Cachaça was invented by the first Portuguese settlers in Brazil, around the town of São Jorge dos Erasmos on the outskirts of São Paolo State. The Portuguese brought the sugarcane plants and the knowledge of extracting the sugar from it. Workers at local sugar mills discovered that the sugarcane juice (garapa), cooked and left standing, would "sour" (ferment) and turn into a mild alcoholic beverage. The product, disparagingly named cagaça, was consumed by slaves as a cheap substitute for the Indians's cauim, a beverage made from fermented maize. Soon, someone had the idea of distilling it, and thus cachaça was born.

Cachaça distilleries multiplied throughout colonial Brazil during the 16th and 17th centuries. Portugal eventually took notice and, in order to protect the market for Portuguese-made grappa (bagaceira), tried several times to outlaw the manufacture and consumption of the new spirit. In 1756, after a century of failure to suppress it, the Portuguese Crown gave up and instead levied a duty on cachaça. A major factor in this decision to tax rather than prohibit was the Lisbon earthquake of 1755, which had devastated the city. The tax brought substantial revenue to the Treasury, and contributed to the rebuilding of Lisbon.

There are currently more than 4,000 different brands of cachaça available in Brazil, with the most prized brands produced in the areas of São Paulo, Ceará, Pernambuco, and Minas Gerais.

Cane is generally harvested 12 months after planting - usually between June and December, as this is when sugar levels are highest. Within 24 hours of cutting, the cane is crushed, and the raw sugarcane juice, garapa, is collected in a container. Traditionally it is then mixed with a fubá (‘starter’) of corn flour, although this is now usually not the case with mass-produced cachaças. The resulting mixture is left to ferment and is then distilled through column or pot stills, depending on the style. The cachaca is then either put into barrels for ageing or bottled immediately. Up to 6 g/l of sugar may be added; cachaça which has between 6 and 30 g/l added is a separate category, known as cachaça adoçada (sweet cachaça). Production can be split into two broad styles: industrial and artisanal.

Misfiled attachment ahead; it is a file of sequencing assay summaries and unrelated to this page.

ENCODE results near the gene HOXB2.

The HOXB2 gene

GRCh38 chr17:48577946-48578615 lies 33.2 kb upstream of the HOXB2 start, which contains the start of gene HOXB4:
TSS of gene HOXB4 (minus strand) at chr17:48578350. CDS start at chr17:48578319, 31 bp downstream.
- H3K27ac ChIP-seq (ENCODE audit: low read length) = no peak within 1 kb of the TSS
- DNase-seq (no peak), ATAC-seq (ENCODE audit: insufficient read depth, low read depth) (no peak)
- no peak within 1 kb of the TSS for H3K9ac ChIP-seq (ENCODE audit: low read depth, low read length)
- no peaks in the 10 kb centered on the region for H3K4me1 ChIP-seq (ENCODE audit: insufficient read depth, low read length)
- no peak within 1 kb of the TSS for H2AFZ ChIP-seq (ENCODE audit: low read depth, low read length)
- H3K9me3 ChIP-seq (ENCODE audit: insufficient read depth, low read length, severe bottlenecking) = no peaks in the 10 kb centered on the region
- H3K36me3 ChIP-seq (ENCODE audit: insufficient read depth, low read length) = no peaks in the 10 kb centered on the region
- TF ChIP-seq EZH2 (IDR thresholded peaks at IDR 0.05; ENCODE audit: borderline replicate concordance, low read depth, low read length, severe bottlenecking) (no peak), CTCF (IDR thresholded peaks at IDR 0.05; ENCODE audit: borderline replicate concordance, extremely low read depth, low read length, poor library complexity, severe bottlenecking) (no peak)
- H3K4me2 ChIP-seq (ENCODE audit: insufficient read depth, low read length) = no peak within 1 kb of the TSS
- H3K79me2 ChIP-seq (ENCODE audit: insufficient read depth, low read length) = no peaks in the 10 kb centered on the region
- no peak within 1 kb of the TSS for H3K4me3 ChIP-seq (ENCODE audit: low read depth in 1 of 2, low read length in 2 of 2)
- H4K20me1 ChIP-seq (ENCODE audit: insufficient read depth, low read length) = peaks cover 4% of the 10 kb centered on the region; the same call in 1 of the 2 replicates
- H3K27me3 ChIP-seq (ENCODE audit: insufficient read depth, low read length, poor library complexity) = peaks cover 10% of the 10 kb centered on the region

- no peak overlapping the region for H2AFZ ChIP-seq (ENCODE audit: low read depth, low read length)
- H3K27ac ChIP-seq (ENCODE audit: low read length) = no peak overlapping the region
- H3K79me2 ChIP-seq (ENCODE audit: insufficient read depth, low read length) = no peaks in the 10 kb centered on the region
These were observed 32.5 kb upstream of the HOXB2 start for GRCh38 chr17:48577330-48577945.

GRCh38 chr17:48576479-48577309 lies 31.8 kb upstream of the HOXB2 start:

Industrial cachaças are made by medium-sized and large mills mostly located in the countryside of the São Paulo and Ceará states. Industrial cachaça makers use column stills to process fermented sugarcane juice in a continuous distillation process. The product is then sold as a raw material to bottlers such as "51", "Velho Barreiro", "Tatuzinho", "Pitu", "21" and "Colonial", who adjust the cachaças to their standards by adding or removing components. Industrial cachaças are usually not aged.

Artisanal cachaças are produced by thousands of small mills spread all over the country, with the state of Minas Gerais generally respected as the best source. They are distilled in copper pot stills, and are then either bottled immediately or aged in wood barrels. The barrels can be made from a great variety of native or imported wood from trees such as chestnut, umburana, jequitibá, ipê, grápia, balsam wood, amendoim, angelim-araroba, louro, guanandi, brazilwood, cabreúva, tibiriçá, garapeira, cherry, and oak. Makers of artisanal cachaça usually bottle their own product and sell directly to the market (consumers, bars, restaurants, supermarkets etc.).

Cachaça aged in wood is known as cachaça envelhecida, and is split into ‘premium’ and ‘extra- premium’. To qualify as premium 50% of the cachaça must be aged at least one year in barrels no larger than 700l. Extra premium cachaças must be aged at least three years, though some are aged much longer.